Since each ball has an equal chance of being selected, the chances are infinitely greater that the red machine will choose a number greater than 3.
This favoring of the red machine is true no matter which number the blue machine selects. If the blue machine selects 1,000,000,000, there are still infinitely more numbers the red machine can choose that are greater, but only finitely many that are fewer.
The operator of the blue machine is sure that the red machine will select a greater number.
The puzzle: The operator of the red machine carries out exactly the same inferences and concludes that the blue machine is sure to select a greater number.
Both cannot be correct.
There are many paradoxes associated with the assumption that our world has an infinite past in time.
Here is a version of one, attributed by A. W. Moore, The Infinite, 3rd ed. p 47 to Philoponous:
In any time period there are always twelve times as many months as there are years.
If, however, the universe has existed infinitely into the past, then as many months as years will have elapsed. They are both infinite in number.
Immanual Kant gave a celebrate argument against an infinite past through his antinomies of pure reason in his Critique of Pure Reason:
The world has a beginning in time...
Granted that the world has no beginning in time;
up to every given moment of time, an eternity must
have elapsed, and therewith passed away an infinite series of
successive conditions or states of things in the world. Now the infinity
of a series consists in the fact that it never can be completed by means
of a successive synthesis. It follows that an infinite series already
elapsed is impossible and that, consequently, a beginning of the world
is a necessary condition of its existence. And this was the first thing
to be proved."
To get a sense of his argument, imagine that the world began some 100,000,000 years ago. We can count off the years elapsed since then:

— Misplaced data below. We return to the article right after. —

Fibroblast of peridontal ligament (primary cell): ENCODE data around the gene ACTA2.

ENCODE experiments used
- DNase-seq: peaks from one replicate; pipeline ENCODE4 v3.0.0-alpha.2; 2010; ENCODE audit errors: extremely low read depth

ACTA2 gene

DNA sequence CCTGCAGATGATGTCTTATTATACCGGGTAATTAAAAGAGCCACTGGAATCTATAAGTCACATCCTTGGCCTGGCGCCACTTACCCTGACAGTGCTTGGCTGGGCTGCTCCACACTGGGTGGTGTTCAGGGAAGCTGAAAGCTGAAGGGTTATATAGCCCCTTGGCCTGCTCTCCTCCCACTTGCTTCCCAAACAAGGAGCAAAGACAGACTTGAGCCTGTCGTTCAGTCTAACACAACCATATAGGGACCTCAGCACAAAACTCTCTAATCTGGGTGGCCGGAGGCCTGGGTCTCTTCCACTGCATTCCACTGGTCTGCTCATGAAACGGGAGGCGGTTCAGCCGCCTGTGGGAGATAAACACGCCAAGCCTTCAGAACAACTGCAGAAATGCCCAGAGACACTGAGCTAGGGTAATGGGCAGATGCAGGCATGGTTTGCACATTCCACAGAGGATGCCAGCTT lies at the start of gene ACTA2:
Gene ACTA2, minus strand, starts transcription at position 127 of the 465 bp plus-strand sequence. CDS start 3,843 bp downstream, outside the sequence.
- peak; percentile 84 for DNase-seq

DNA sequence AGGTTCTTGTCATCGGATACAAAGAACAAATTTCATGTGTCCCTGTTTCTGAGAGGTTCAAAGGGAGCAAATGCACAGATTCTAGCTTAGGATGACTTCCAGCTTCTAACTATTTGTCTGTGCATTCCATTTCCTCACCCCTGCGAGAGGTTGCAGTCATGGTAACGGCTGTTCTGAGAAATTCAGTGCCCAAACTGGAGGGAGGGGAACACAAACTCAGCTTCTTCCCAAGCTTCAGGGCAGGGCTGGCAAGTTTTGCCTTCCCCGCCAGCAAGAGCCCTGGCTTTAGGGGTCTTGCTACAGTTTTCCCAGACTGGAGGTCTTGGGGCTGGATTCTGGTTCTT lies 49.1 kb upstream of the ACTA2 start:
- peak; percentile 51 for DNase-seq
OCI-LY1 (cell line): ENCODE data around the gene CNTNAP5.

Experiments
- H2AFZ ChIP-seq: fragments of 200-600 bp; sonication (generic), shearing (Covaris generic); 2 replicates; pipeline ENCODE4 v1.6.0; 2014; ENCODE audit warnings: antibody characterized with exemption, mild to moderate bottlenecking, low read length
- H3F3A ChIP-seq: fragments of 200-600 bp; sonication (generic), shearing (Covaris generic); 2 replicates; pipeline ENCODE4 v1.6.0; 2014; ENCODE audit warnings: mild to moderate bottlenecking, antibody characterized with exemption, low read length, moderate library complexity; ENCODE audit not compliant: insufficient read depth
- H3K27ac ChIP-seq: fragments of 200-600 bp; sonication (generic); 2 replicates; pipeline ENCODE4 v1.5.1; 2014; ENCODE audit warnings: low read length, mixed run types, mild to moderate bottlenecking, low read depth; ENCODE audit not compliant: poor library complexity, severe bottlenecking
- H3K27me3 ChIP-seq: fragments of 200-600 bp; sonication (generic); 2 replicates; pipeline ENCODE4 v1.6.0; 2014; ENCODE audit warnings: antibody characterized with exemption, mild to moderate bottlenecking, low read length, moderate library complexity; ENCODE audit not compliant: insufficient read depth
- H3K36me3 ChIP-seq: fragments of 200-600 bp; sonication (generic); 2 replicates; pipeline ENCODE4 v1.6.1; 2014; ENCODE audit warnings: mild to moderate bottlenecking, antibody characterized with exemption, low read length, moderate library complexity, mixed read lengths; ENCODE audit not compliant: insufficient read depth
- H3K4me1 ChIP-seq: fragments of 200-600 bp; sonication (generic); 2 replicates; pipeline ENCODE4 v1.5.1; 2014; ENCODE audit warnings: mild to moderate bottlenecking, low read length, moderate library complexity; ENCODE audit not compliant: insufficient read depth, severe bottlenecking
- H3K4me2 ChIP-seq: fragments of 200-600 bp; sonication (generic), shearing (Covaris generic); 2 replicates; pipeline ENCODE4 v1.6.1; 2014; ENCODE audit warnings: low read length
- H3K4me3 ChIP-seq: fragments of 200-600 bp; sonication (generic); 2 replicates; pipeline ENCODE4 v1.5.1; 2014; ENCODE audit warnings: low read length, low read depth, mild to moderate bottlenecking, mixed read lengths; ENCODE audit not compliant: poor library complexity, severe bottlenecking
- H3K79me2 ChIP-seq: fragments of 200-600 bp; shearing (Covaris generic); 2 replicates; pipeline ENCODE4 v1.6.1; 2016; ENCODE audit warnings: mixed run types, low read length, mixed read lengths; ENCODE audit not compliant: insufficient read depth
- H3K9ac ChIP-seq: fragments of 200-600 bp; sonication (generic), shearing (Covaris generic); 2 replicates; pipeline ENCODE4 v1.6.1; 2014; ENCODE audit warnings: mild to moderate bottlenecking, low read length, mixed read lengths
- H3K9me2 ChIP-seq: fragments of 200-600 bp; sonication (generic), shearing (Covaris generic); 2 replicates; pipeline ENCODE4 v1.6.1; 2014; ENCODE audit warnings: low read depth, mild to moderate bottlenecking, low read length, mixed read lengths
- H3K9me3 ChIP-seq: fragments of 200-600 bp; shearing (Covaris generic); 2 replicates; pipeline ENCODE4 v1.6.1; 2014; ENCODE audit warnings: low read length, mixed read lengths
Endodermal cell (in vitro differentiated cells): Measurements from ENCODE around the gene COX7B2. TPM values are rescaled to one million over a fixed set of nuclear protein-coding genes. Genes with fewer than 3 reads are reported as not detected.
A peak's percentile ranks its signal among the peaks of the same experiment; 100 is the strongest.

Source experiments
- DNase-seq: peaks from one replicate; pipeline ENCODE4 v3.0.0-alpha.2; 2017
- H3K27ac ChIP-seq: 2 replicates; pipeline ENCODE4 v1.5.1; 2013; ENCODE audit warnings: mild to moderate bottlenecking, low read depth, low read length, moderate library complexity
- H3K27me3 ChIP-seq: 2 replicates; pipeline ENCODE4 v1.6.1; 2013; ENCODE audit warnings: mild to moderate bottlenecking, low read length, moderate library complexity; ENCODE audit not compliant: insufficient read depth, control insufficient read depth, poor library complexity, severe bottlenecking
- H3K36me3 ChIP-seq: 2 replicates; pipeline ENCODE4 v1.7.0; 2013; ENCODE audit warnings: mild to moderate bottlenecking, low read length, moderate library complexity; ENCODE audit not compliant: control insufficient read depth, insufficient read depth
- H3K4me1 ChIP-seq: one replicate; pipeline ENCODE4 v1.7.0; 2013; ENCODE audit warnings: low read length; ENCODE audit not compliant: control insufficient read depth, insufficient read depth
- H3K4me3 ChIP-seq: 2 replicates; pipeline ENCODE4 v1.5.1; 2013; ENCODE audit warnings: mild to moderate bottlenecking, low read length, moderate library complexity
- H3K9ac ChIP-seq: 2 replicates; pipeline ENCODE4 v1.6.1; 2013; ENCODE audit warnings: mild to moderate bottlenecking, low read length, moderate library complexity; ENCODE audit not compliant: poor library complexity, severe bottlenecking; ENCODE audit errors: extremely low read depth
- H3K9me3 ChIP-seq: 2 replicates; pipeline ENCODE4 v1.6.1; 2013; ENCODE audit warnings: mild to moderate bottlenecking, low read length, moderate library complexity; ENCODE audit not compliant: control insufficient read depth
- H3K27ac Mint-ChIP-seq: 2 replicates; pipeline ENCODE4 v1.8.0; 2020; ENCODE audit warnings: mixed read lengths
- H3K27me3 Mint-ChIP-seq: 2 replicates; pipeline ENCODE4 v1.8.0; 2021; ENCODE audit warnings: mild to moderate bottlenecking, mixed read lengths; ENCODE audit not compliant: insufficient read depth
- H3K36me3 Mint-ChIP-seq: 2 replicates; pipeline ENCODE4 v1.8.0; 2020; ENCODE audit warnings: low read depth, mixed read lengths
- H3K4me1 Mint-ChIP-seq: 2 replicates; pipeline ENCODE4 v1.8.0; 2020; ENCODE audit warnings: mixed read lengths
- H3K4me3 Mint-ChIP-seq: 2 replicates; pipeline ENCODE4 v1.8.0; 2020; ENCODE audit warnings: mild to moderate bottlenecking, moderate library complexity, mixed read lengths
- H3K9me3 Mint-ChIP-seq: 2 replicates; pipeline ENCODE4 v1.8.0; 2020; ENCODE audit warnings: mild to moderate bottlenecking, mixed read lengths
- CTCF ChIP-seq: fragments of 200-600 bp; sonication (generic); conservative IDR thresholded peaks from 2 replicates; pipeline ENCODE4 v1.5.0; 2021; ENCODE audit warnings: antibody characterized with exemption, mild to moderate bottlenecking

1, 2, 3, ..., 100, ..., 1,000, ..., ...,
This "counting off" is a process of successive synthesis. With a beginning in time some finitely many years ago, it can be completed. If there is no beginning in time, the process fails. It can never start.
Another approach is to imagine counting backwards into the past, starting at now, given the number 0:
0 -1, -2, -3, ..., -100, ..., -1,000, ...
If there is no beginning to the world, the process can never be completed. No matter how far into the past we count, there are always more numbers to count.
What complicates matters is that Kant also gave an argument that the world cannot have a beginning in time either.
The world has no beginning...
For let it be granted that it has a beginning. A beginning is an existence which is preceded by a time in which the thing does not exist. On the above supposition, it follows that there must have been a time in which the world did not exist, that is, a void time. But in a void time the origination of a thing is impossible; because no part of any such time contains a distinctive condition of being, in preference to that of non-being (whether the supposed thing originate of itself, or by means of some other cause). Consequently, many series of things may have a beginning in the world, but the world itself cannot have a beginning, and is, therefore, in relation to past time, infinite."
Kant imagines that the world began say, here, in time:
The trouble is that there are times, Kant supposes, prior to this beginning devoid of any worldly presence. But these times are all exactly alike. They are pure, empty times. A void. Nature would have no reason to choose this time rather than some earlier time, such as this:
Or an even earlier time such as this:
If Nature cannot choose a time for the beginning, the beginning cannot happen.
It would seem that something has gone astray here. Modern cosmologies consider both cases of universes with finite pasts and universes with infinite pasts without any sense of paradox. What has gone wrong?
To think about for the next class:
Which paradox is least troubling?
Which paradox is most worrisome? What can you do about it?
May 29, 2021
Copyright, John D. Norton